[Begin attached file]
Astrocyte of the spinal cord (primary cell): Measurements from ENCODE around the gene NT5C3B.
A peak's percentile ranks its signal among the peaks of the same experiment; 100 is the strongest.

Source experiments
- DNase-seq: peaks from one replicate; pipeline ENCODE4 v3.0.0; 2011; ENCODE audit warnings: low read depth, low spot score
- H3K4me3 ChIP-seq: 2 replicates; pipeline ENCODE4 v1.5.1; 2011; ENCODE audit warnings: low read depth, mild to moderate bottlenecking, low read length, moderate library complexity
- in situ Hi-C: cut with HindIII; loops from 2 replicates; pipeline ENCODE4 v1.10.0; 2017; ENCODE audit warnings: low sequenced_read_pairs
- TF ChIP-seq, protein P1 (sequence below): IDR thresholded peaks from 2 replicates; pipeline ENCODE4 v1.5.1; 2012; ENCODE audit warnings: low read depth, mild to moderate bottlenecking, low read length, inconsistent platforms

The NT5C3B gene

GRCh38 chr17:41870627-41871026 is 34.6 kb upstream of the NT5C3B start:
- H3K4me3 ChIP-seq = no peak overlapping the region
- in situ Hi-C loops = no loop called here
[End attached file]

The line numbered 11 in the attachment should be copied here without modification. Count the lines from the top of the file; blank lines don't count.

- in situ Hi-C loops = no loop called here